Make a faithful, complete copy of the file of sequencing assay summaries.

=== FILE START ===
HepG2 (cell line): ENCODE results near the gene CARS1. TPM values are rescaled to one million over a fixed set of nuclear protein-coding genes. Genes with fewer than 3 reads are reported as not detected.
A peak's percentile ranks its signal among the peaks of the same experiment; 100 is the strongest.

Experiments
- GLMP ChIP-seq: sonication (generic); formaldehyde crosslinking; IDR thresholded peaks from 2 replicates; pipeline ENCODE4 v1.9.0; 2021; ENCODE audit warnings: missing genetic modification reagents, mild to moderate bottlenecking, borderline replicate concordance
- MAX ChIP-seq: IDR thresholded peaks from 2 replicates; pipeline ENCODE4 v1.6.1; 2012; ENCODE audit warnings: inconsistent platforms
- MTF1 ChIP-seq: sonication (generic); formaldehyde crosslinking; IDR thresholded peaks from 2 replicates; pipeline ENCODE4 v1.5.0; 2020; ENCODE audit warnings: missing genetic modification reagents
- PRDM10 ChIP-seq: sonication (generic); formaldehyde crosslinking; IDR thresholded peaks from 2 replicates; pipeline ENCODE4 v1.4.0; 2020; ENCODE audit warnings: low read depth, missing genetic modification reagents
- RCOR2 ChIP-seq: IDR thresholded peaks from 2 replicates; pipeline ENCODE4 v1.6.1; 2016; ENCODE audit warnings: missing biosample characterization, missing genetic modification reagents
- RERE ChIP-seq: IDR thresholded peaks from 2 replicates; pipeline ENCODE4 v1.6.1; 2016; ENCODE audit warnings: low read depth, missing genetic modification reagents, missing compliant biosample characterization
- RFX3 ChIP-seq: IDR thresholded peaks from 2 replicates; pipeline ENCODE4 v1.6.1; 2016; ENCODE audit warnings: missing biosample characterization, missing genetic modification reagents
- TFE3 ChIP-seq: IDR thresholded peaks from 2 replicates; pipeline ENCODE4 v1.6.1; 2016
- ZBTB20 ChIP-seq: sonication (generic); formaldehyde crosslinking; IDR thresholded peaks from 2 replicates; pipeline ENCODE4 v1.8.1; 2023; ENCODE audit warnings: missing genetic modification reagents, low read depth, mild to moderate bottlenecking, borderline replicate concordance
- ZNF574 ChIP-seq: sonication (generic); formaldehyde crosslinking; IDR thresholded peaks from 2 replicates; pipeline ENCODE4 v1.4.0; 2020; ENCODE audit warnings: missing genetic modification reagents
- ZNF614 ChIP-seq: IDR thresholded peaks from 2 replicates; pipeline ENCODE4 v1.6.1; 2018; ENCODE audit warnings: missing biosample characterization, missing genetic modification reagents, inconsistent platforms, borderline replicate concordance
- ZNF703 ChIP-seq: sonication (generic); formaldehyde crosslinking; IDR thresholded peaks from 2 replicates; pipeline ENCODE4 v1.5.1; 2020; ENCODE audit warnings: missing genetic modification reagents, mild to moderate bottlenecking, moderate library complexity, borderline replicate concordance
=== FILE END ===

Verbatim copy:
HepG2 (cell line): ENCODE results near the gene CARS1. TPM values are rescaled to one million over a fixed set of nuclear protein-coding genes. Genes with fewer than 3 reads are reported as not detected.
A peak's percentile ranks its signal among the peaks of the same experiment; 100 is the strongest.

Experiments
- GLMP ChIP-seq: sonication (generic); formaldehyde crosslinking; IDR thresholded peaks from 2 replicates; pipeline ENCODE4 v1.9.0; 2021; ENCODE audit warnings: missing genetic modification reagents, mild to moderate bottlenecking, borderline replicate concordance
- MAX ChIP-seq: IDR thresholded peaks from 2 replicates; pipeline ENCODE4 v1.6.1; 2012; ENCODE audit warnings: inconsistent platforms
- MTF1 ChIP-seq: sonication (generic); formaldehyde crosslinking; IDR thresholded peaks from 2 replicates; pipeline ENCODE4 v1.5.0; 2020; ENCODE audit warnings: missing genetic modification reagents
- PRDM10 ChIP-seq: sonication (generic); formaldehyde crosslinking; IDR thresholded peaks from 2 replicates; pipeline ENCODE4 v1.4.0; 2020; ENCODE audit warnings: low read depth, missing genetic modification reagents
- RCOR2 ChIP-seq: IDR thresholded peaks from 2 replicates; pipeline ENCODE4 v1.6.1; 2016; ENCODE audit warnings: missing biosample characterization, missing genetic modification reagents
- RERE ChIP-seq: IDR thresholded peaks from 2 replicates; pipeline ENCODE4 v1.6.1; 2016; ENCODE audit warnings: low read depth, missing genetic modification reagents, missing compliant biosample characterization
- RFX3 ChIP-seq: IDR thresholded peaks from 2 replicates; pipeline ENCODE4 v1.6.1; 2016; ENCODE audit warnings: missing biosample characterization, missing genetic modification reagents
- TFE3 ChIP-seq: IDR thresholded peaks from 2 replicates; pipeline ENCODE4 v1.6.1; 2016
- ZBTB20 ChIP-seq: sonication (generic); formaldehyde crosslinking; IDR thresholded peaks from 2 replicates; pipeline ENCODE4 v1.8.1; 2023; ENCODE audit warnings: missing genetic modification reagents, low read depth, mild to moderate bottlenecking, borderline replicate concordance
- ZNF574 ChIP-seq: sonication (generic); formaldehyde crosslinking; IDR thresholded peaks from 2 replicates; pipeline ENCODE4 v1.4.0; 2020; ENCODE audit warnings: missing genetic modification reagents
- ZNF614 ChIP-seq: IDR thresholded peaks from 2 replicates; pipeline ENCODE4 v1.6.1; 2018; ENCODE audit warnings: missing biosample characterization, missing genetic modification reagents, inconsistent platforms, borderline replicate concordance
- ZNF703 ChIP-seq: sonication (generic); formaldehyde crosslinking; IDR thresholded peaks from 2 replicates; pipeline ENCODE4 v1.5.1; 2020; ENCODE audit warnings: missing genetic modification reagents, mild to moderate bottlenecking, moderate library complexity, borderline replicate concordance